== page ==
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One singular sensation: the history of 'A Chorus Line'

The cast of “A Chorus Line” warms up for rehearsal in the gym at Hollywood United Methodist Church.
The cast of “A Chorus Line” warms up for rehearsal in the gym at Hollywood United Methodist Church.
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The cast of “A Chorus Line” warms up for rehearsal in the gym at Hollywood United Methodist Church.
The L.A. Phil’s production of “A Chorus Line” features veteran Broadway dancers such as Spencer Liff (far left) and Robert Fairchild (next to Liff).
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The cast of “A Chorus Line” warms up for rehearsal in the gym at Hollywood United Methodist Church.
J. Elaine Marcos started her professional career playing Connie Wong during a national tour of "A Chorus Line" in 1996. Ten years later, she revived the role on Broadway and now she returns to play the role inspired by theater icon Baayork Lee at the Hollywood Bowl.
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The cast of “A Chorus Line” warms up for rehearsal in the gym at Hollywood United Methodist Church.
The L.A. Phil production of “A Chorus Line” is directed and choreographed by original cast member Baayork Lee. Seen here with original creative team member Bob Avian, the duo is adapting Michael Bennett's original choreography to fit the huge Hollywood Bowl stage.
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The cast of “A Chorus Line” warms up for rehearsal in the gym at Hollywood United Methodist Church.
Dancer Robert Fairchild cools off during rehearsal for “A Chorus Line.”
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The cast of “A Chorus Line” warms up for rehearsal in the gym at Hollywood United Methodist Church.
Production Supervisor Bob Avian and Director Baayork Lee were part of the original cast and creative team for “A Chorus Line” when it premiered on Broadway in 1975.
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The cast of “A Chorus Line” warms up for rehearsal in the gym at Hollywood United Methodist Church.
Dancers in “A Chorus Line” give their characters a moment for quiet thought anytime they are "above the line."
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“Step, kick, kick, leap, kick, touch — again!”  Fans of the iconic Broadway hit musical, “A Chorus Line,” already know what famous song lyrics come next.  After a few more kicks and turns, the director shouts out: “From the top — five, six, seven, eight!”  And with that, the classic 1975 stage story about the hardscrabble life of dancers unfolds.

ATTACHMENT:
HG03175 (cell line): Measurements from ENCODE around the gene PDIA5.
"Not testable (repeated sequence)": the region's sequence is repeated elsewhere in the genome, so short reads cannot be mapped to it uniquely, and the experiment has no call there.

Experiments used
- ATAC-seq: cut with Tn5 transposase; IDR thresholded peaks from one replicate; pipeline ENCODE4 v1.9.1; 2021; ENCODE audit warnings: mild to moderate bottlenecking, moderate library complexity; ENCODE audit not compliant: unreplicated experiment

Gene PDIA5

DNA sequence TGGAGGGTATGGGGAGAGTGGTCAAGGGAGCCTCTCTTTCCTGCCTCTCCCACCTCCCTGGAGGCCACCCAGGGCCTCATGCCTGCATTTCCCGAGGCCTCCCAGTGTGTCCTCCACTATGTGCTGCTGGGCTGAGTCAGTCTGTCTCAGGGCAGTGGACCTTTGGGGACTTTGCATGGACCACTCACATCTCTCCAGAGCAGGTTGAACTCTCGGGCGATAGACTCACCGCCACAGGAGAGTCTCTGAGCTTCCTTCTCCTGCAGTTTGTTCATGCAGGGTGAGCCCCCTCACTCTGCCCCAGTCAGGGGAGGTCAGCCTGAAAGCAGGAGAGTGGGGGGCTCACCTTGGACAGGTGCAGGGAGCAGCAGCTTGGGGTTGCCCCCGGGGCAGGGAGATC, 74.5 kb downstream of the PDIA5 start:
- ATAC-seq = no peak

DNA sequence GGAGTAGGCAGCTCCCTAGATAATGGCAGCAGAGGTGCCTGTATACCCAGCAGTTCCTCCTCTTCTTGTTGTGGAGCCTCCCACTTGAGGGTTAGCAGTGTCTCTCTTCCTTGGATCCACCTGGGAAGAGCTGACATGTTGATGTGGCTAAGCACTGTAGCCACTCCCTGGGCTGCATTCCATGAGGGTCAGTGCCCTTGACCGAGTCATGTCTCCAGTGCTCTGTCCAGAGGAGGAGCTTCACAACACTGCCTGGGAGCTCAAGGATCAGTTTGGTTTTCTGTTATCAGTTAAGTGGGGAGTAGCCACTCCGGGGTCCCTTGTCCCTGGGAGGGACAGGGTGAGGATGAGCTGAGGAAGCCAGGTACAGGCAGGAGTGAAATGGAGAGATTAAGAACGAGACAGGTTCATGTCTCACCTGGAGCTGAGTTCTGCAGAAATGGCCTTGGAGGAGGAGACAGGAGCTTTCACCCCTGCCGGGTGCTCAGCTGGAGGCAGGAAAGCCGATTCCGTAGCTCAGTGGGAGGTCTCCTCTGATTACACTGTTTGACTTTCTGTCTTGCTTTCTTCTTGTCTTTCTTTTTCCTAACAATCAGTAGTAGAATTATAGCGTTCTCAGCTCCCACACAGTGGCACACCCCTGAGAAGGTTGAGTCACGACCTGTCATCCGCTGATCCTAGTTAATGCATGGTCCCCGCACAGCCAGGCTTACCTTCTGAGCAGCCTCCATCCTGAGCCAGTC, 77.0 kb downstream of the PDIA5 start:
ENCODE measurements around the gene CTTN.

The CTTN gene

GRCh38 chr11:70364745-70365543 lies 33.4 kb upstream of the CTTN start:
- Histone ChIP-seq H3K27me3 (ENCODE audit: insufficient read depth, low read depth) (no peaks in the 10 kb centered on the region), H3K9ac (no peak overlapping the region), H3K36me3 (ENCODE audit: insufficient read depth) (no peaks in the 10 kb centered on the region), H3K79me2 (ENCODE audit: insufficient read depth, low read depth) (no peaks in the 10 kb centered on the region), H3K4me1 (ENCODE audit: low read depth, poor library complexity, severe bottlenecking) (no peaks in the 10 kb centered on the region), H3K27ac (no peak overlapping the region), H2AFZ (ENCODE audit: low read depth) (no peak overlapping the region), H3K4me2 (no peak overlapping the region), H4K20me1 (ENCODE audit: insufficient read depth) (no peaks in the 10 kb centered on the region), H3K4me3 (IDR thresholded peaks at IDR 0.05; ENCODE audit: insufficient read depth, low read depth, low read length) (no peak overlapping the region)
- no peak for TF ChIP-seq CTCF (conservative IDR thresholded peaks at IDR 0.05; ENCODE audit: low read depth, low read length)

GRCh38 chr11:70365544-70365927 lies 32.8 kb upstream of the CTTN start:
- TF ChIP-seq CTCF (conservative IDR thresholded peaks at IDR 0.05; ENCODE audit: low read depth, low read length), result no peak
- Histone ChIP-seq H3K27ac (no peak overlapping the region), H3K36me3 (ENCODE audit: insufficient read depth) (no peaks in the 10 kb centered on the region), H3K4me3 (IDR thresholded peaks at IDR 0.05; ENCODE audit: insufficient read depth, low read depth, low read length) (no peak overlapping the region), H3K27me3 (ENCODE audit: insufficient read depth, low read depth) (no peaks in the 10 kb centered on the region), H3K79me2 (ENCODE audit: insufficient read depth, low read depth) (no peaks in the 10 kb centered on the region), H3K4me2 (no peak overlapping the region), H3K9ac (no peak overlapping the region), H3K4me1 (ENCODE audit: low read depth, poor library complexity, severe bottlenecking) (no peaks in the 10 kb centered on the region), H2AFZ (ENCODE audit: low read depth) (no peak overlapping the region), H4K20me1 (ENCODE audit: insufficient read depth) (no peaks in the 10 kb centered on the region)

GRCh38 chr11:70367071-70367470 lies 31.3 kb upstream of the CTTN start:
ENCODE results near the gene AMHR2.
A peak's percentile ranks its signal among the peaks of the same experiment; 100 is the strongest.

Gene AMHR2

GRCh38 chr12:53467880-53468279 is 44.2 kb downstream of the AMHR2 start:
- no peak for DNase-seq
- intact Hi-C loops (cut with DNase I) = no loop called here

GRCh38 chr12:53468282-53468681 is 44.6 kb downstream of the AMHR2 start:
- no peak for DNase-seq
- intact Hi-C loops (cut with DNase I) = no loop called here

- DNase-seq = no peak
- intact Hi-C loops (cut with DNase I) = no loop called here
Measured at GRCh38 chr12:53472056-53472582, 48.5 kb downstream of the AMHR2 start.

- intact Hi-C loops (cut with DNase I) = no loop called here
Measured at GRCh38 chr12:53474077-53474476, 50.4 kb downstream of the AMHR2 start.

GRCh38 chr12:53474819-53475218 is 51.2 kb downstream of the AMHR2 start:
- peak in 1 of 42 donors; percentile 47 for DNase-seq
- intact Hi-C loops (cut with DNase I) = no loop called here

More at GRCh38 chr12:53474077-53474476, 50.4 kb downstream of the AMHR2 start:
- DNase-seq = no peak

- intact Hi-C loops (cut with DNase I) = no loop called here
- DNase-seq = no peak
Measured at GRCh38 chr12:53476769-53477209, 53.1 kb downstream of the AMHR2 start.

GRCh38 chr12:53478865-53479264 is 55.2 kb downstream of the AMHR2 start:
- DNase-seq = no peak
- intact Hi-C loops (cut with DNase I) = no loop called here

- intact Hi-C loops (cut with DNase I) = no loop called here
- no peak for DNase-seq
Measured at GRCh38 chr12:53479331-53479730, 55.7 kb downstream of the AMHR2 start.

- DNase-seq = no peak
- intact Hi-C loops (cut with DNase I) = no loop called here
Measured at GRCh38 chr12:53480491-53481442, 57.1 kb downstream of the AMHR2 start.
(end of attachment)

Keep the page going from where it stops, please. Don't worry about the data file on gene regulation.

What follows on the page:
From July 29-31 at the Hollywood Bowl, the L.A. Philharmonic presents a new production of one of Broadway’s flashiest hits.  But gold top hats and high-kicks aside, the show has much more humble roots.  It started with nothing more than a tape recorder and a circle of dancer friends in New York City, circa 1974.  

Decades before MTV’s "Real World" or even "Real Housewives," a young choreographer named Michael Bennett had an idea for a reality show, of sorts.  It would be set inside the real world of Broadway.  So he invited a small group of dancers to a downtown Manhattan studio to share a cheap jug of wine and to talk about their lives.  Meanwhile, Bennett recorded every word — for 12 hours. He explained to the dancers about his idea to stage a musical based on them.

“Why would somebody want to put my life on the stage?” asked dancer Baayork Lee.  “The only thing I can do is 'King and I' and 'Flower Drum Song.'  That was it.”

Lee was not there that night.  She preferred to take a break in her country home outside the city.  But Bennett was her close friend and choreographer colleague.  Eventually, he persuaded Lee to open up.

“I was born to dance.  I love to dance,” Lee says at a rehearsal for the Bowl show. “And he said, 'You know, I really think your story is interesting.' And so I just started talking.  He just put the tape on and I just started talking.  It was more personal.  Just being at his house and just talking to him.”

Lee is now an esteemed choreographer and director. In fact, she’s directing the Hollywood Bowl production. But it was her career challenges early on as a petite, Asian woman fighting to work in the American theater that captured Bennett’s attention.  He created the classic Connie Wong character in the show based on Lee. But Bennett's job was far from done. He still had tons of tape and stories to get though from the other interviews.